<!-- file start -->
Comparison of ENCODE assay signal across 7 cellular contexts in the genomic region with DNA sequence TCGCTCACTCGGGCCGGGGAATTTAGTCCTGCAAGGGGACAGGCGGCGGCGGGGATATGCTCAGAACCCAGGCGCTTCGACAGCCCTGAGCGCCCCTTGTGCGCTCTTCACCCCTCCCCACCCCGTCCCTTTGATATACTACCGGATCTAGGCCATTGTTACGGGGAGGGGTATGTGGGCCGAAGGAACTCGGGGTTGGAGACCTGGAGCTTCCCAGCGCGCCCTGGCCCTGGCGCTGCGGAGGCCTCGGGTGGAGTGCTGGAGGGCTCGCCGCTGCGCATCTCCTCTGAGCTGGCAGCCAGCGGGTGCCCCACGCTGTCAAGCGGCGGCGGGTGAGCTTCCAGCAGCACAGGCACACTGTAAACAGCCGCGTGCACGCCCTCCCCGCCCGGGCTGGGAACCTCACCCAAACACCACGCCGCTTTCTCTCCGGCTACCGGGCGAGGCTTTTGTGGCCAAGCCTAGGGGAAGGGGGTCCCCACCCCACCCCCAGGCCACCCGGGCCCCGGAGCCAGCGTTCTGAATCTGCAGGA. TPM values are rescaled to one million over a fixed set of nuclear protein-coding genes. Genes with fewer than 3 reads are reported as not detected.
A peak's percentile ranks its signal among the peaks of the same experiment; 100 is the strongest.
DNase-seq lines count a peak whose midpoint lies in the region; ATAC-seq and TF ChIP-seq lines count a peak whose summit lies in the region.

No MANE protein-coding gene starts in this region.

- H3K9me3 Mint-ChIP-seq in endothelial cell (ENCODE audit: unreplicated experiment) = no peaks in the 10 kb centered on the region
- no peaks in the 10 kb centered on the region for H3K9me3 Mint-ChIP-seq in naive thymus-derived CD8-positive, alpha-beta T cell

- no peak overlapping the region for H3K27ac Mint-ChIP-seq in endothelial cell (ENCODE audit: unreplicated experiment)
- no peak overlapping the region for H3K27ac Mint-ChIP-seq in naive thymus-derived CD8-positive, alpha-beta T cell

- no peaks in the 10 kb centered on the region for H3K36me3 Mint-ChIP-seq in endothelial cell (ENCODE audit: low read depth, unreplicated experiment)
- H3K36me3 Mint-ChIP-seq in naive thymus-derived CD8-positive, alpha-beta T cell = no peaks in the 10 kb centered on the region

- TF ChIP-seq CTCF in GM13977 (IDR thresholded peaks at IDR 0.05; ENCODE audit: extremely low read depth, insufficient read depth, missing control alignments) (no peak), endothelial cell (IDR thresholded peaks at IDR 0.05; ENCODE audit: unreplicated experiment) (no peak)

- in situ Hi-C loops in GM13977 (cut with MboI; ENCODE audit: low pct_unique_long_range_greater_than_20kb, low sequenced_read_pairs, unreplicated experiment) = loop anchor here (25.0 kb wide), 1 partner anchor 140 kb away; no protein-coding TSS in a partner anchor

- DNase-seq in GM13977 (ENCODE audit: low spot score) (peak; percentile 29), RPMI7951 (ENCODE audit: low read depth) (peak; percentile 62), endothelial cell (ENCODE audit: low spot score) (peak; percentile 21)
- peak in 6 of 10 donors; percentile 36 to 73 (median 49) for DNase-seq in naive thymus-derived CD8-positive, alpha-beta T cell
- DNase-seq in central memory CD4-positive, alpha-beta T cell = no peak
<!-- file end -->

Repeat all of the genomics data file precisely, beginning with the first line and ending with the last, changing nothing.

Comparison of ENCODE assay signal across 7 cellular contexts in the genomic region with DNA sequence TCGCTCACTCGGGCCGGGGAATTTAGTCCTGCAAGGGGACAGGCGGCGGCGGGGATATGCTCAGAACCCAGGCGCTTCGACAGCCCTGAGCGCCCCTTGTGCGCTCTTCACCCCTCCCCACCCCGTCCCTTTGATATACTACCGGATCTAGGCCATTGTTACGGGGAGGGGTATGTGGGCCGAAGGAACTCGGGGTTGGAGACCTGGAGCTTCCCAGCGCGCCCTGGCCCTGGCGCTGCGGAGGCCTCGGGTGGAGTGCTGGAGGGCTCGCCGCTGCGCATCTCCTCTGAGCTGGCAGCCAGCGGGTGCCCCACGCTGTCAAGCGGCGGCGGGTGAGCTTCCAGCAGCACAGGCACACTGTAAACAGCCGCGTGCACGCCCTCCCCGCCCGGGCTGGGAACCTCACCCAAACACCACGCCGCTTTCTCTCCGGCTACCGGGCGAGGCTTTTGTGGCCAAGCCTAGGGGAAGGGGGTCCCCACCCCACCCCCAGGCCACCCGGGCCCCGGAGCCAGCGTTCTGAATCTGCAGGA. TPM values are rescaled to one million over a fixed set of nuclear protein-coding genes. Genes with fewer than 3 reads are reported as not detected.
A peak's percentile ranks its signal among the peaks of the same experiment; 100 is the strongest.
DNase-seq lines count a peak whose midpoint lies in the region; ATAC-seq and TF ChIP-seq lines count a peak whose summit lies in the region.

No MANE protein-coding gene starts in this region.

- H3K9me3 Mint-ChIP-seq in endothelial cell (ENCODE audit: unreplicated experiment) = no peaks in the 10 kb centered on the region
- no peaks in the 10 kb centered on the region for H3K9me3 Mint-ChIP-seq in naive thymus-derived CD8-positive, alpha-beta T cell

- no peak overlapping the region for H3K27ac Mint-ChIP-seq in endothelial cell (ENCODE audit: unreplicated experiment)
- no peak overlapping the region for H3K27ac Mint-ChIP-seq in naive thymus-derived CD8-positive, alpha-beta T cell

- no peaks in the 10 kb centered on the region for H3K36me3 Mint-ChIP-seq in endothelial cell (ENCODE audit: low read depth, unreplicated experiment)
- H3K36me3 Mint-ChIP-seq in naive thymus-derived CD8-positive, alpha-beta T cell = no peaks in the 10 kb centered on the region

- TF ChIP-seq CTCF in GM13977 (IDR thresholded peaks at IDR 0.05; ENCODE audit: extremely low read depth, insufficient read depth, missing control alignments) (no peak), endothelial cell (IDR thresholded peaks at IDR 0.05; ENCODE audit: unreplicated experiment) (no peak)

- in situ Hi-C loops in GM13977 (cut with MboI; ENCODE audit: low pct_unique_long_range_greater_than_20kb, low sequenced_read_pairs, unreplicated experiment) = loop anchor here (25.0 kb wide), 1 partner anchor 140 kb away; no protein-coding TSS in a partner anchor

- DNase-seq in GM13977 (ENCODE audit: low spot score) (peak; percentile 29), RPMI7951 (ENCODE audit: low read depth) (peak; percentile 62), endothelial cell (ENCODE audit: low spot score) (peak; percentile 21)
- peak in 6 of 10 donors; percentile 36 to 73 (median 49) for DNase-seq in naive thymus-derived CD8-positive, alpha-beta T cell
- DNase-seq in central memory CD4-positive, alpha-beta T cell = no peak